If you don’t qualify to contribute to a Coverdell ESA, there are other ways to save toward education, including 529 plans. ESAs and 529 plans are similar in that contributions are considered tax-deferred. However, there are a few key differences between the two.
In order to open a Coverdell ESA, the beneficiary of the account must be under 18 at the time, and the funds must be distributed once the beneficiary turns 30.
Unlike ESAs, 529 plans don’t have age restrictions. The beneficiary of a 529 plan can be any age when the account is established, and there is no limit on when the funds can be used.
If you earn above a certain level of income, you may be ineligible to open or contribute to a Coverdell ESA. Higher earners looking for tax-deferred savings toward education might consider opening a 529 plan instead, as they don’t have an income restriction on contributions.
While Coverdell ESAs begin phasing down contribution limits for single filers with a modified adjusted gross income above $95,000 (or $190,000 for joint filers) and are unavailable to those with a MAGI above $110,000 (or $220,000), a 529 plan has no limit on annual contributions.
That said, with a 529, if you contribute more than $15,000 in one year per beneficiary ($30,000 for joint filers), you may be subject to gift taxes. With 529 plans, you are allowed to front-load contributions for up to five years without triggering a gift tax, meaning you could contribute $75,000 ($150,000 for joint filers) at one time, but any additional contributions toward the same beneficiary over the next five years would be subject to gift taxes.
There is no limit on withdrawals from 529 plans used for qualified college expenses. However, you are limited to $10,000 per year of withdrawals for qualifying K-12 expenses. Coverdell ESAs do not have any limits or restrictions for educational expenses at elementary or secondary schools.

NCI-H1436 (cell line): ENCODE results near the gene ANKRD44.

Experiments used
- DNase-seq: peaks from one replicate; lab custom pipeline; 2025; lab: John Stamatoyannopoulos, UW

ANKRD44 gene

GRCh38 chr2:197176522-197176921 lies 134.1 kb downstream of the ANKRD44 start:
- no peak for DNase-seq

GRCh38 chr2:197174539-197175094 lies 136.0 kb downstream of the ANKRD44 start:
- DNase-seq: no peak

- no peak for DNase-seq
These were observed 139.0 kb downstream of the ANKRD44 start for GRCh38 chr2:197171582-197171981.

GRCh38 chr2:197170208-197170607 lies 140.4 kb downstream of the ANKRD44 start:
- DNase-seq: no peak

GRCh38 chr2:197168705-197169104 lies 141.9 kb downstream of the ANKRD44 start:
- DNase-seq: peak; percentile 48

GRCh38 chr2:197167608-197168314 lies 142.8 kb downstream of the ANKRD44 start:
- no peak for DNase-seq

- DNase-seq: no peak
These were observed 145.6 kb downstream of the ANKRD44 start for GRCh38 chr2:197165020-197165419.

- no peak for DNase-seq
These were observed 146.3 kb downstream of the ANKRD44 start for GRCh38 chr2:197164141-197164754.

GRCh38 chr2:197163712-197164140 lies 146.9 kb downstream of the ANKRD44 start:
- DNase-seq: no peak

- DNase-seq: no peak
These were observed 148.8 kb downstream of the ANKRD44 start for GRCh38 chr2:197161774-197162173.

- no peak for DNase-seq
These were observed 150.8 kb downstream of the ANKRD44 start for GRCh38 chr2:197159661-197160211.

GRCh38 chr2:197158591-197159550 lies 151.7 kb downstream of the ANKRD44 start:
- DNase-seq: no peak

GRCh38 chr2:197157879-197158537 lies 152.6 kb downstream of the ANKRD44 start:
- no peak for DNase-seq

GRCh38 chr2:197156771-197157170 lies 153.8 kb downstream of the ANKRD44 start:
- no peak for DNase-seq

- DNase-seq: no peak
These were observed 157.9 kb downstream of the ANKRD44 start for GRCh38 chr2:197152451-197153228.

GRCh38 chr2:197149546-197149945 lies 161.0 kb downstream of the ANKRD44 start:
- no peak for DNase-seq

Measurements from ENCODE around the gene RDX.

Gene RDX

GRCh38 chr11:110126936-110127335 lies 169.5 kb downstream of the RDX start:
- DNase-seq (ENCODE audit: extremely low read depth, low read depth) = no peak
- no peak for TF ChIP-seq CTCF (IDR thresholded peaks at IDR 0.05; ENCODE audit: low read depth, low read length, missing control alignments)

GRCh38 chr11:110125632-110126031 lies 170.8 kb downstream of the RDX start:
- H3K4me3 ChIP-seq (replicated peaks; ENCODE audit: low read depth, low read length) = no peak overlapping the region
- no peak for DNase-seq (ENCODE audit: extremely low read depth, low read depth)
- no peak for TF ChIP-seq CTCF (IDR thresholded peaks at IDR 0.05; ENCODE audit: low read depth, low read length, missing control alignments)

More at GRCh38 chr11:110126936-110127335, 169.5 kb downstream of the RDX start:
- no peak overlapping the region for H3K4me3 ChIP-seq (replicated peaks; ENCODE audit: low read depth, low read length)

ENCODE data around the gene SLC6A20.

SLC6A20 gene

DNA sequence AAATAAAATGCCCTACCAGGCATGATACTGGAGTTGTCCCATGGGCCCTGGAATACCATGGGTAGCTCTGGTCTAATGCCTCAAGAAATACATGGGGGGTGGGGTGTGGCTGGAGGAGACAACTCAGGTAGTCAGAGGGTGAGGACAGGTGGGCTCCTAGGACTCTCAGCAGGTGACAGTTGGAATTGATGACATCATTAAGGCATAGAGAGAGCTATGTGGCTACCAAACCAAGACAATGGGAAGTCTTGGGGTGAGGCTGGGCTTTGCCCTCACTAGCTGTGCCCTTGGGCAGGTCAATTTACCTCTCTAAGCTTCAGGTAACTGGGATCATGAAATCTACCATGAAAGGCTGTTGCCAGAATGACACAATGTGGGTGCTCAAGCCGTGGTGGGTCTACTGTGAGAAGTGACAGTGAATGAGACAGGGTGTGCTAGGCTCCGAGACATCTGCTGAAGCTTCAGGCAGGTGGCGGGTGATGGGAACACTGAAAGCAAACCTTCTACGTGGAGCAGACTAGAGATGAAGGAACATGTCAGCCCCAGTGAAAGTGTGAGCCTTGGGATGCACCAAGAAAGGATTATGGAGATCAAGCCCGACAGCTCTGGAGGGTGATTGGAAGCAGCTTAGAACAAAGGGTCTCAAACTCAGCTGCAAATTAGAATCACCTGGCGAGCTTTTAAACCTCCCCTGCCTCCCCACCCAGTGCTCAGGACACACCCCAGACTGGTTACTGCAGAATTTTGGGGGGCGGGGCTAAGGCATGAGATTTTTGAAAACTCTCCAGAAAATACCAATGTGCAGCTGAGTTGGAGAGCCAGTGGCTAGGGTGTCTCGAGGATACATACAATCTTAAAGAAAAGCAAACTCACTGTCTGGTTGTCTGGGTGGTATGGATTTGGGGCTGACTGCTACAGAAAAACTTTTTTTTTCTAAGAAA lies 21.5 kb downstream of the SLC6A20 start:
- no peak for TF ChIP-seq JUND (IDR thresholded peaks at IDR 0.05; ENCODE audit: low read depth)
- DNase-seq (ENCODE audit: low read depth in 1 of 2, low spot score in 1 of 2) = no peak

In 2019, the SECURE Act expanded the regulations on 529 plans so that you can now also take out up to $10,000 per year to repay student loans.
Generally, 529 plans have a limited selection of funds to invest in. If you open a 529 through a broker, you may also pay management fees, which can hinder your returns over time. Each state has its own 529 plan rules and regulations, so you might consult with a local financial advisor to make sure you understand what’s available in your state.
Coverdell ESAs often have more investments to choose from. Whereas a state’s 529 may offer a limited selection of funds, Coverdell ESAs can allow for self-directed investments into stocks, mutual funds or exchange-traded funds.
Is a Coverdell ESA right for me?
Depending on your financial situation, opening a Coverdell ESA might be a great fit for you and your family. If you’re looking for tax-deferred savings toward education with more flexibility regarding your investment choices, then a Coverdell might make sense for you.
If you’d like to contribute more than $2,000 per year toward educational savings, you might consider opening a 529 plan instead, or in addition to a Coverdell. As always, it’s best to consult with your tax professional or financial advisor before making a selection on the best fit for you.